My church’s conversation about postmodernism came at a time when Christian bookstores (of which I worked in two) sold plenty of books bemoaning the loss of a sense of absolute truth; it is, after all, more difficult to believe in an absolutely powerful God if you believe less that some things are absolutely true. But as the years have gone by, the church and its books seem to have drifted away from a conversation about absolute truth and toward one on absolute morality (or blurred the lines between the two; here’s one example from the Barna research group on The End of Absolutes: America’s New Moral Code).
On morality, too, there’s plenty of sound and fury. Things are bad! Definitely worse than when I was your age! Kids today! Dogs and cats living together! And so on! Lots of yelling about the temperature, much of it about how it was better back when.
One, I’m not so sure that’s true. Maybe we’ve always been this way and just have way more opportunities for our crazy to be on display in 2017.
Two, the point of all those books on postmodernism was things tend not to go back. They go forward. And if our answer to, “What’s the best way to go forward?” defaults to, “Go back!”? Then fewer and fewer people are going to listen to our thoughts on the temperature, which means less and less opportunity to actually impact it.
If news is fake, institutions are questioned, and truth seems secondary? I’m not sure framing the conversation about faith in terms of absolute morality is the best idea.
Making absolute morality the starting point will only lead to more shouting. But I might not give up on absolute truth just yet.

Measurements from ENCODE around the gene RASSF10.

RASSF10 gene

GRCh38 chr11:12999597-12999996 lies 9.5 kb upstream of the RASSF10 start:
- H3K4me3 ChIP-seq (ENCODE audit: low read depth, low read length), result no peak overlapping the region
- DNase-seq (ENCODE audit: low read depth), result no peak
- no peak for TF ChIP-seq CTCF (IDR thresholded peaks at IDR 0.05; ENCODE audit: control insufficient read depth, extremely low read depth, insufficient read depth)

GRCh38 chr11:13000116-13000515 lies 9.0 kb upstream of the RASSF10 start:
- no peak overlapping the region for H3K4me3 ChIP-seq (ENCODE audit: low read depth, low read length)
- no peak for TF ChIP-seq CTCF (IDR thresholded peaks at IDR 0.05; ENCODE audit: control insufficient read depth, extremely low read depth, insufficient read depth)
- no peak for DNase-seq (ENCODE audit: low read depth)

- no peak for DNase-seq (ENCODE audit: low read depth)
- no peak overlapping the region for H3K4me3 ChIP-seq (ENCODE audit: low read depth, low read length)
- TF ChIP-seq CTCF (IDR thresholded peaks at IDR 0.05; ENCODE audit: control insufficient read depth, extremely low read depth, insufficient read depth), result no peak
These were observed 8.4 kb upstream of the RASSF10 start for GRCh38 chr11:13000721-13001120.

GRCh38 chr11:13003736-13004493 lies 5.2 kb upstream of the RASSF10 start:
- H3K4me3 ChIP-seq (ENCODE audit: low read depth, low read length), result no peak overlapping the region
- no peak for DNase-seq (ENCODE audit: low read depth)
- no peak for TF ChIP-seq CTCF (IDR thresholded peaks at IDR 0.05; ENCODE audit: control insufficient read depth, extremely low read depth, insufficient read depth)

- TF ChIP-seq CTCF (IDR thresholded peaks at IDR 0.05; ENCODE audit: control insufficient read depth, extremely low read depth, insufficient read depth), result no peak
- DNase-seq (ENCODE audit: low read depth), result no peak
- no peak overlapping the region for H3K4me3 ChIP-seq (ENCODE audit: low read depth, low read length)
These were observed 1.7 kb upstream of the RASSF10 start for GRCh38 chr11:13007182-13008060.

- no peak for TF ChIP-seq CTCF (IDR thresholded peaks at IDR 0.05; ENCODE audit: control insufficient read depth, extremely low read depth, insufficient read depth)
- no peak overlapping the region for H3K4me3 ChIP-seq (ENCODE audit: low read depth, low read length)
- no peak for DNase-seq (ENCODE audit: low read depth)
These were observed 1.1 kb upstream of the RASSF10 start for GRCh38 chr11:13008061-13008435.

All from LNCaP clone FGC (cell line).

Personal experience has become the thermometer of choice, which can cause weeping and gnashing of teeth among those who believe the Bible is a better thermometer (or the only one). But instead of demanding we go back to a time when more people automatically trusted its teachings, what if we were better at using what it has taught us to speak the language of the present?
I don’t mean the yelling and fake news and distrust; we’re already too good at that. But if personal experience has become the thermometer of choice? Alright. How might faith speak to the truths we all experience?
Falling short of who we want to be, for instance, is common ground. Because no matter your code of right and wrong or where it came from, none of us lives up to it all the time. We all know failure and disappointment. Guilt is still among the most universal of all human experiences. We could all use more grace.
What if we just started with opening ourselves up to the possibility there might be something bigger in this universe than you and me? What if we were better at embracing mystery and the common questions everyone has about if there’s something more than this? Better at celebrating the moments, small and significant, that stir our souls?
No matter how you think of yourself as a person of faith, our own guilt is often much more real than our belief in something bigger. We need to communicate a faith that offers less of the one and more of the other. And we need to actually believe it for ourselves: that grace and sin don’t exist in equal portion. That grace abounds.
That might help change the temperature in our own lives. That might help us be better thermostats.
We can believe in our shortcomings. We can open ourselves up to the idea that there might be something bigger than just you and me in this world.
And then we’d have to hope that this something or someone bigger might be able to help us when we fall. Might be not just able but willing. Might be full of grace and truth.
That would be good news.